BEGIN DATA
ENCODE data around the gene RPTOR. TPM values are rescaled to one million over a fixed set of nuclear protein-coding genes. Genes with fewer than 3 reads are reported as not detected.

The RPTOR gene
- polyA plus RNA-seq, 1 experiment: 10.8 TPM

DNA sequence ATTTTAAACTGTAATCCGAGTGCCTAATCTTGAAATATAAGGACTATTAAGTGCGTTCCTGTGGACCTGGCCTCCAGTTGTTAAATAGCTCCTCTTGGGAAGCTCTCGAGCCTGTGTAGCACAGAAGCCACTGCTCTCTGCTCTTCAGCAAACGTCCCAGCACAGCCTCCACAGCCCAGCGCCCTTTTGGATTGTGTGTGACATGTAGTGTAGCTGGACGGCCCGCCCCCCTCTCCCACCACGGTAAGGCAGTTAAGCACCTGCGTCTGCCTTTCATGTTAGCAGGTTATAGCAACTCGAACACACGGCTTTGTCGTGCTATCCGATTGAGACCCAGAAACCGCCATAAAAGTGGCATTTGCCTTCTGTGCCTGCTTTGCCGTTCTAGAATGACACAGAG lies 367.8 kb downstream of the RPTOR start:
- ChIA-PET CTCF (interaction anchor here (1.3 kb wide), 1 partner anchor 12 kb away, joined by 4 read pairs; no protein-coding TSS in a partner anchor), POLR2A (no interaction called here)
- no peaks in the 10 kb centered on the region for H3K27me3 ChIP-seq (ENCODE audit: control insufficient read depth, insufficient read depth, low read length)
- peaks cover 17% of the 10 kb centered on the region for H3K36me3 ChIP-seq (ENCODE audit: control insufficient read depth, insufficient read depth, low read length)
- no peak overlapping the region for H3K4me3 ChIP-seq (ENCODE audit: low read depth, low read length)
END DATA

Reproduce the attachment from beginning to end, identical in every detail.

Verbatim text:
ENCODE data around the gene RPTOR. TPM values are rescaled to one million over a fixed set of nuclear protein-coding genes. Genes with fewer than 3 reads are reported as not detected.

The RPTOR gene
- polyA plus RNA-seq, 1 experiment: 10.8 TPM

DNA sequence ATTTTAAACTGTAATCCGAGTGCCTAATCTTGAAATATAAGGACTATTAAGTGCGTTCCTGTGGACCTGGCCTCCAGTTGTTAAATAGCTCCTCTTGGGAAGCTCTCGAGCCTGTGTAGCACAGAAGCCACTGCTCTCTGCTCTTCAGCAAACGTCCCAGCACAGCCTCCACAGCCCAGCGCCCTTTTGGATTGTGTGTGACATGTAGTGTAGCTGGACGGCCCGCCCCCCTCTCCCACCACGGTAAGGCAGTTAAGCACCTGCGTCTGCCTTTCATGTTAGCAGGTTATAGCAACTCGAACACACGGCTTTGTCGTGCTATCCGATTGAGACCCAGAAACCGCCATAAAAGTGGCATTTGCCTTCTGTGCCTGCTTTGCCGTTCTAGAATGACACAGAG lies 367.8 kb downstream of the RPTOR start:
- ChIA-PET CTCF (interaction anchor here (1.3 kb wide), 1 partner anchor 12 kb away, joined by 4 read pairs; no protein-coding TSS in a partner anchor), POLR2A (no interaction called here)
- no peaks in the 10 kb centered on the region for H3K27me3 ChIP-seq (ENCODE audit: control insufficient read depth, insufficient read depth, low read length)
- peaks cover 17% of the 10 kb centered on the region for H3K36me3 ChIP-seq (ENCODE audit: control insufficient read depth, insufficient read depth, low read length)
- no peak overlapping the region for H3K4me3 ChIP-seq (ENCODE audit: low read depth, low read length)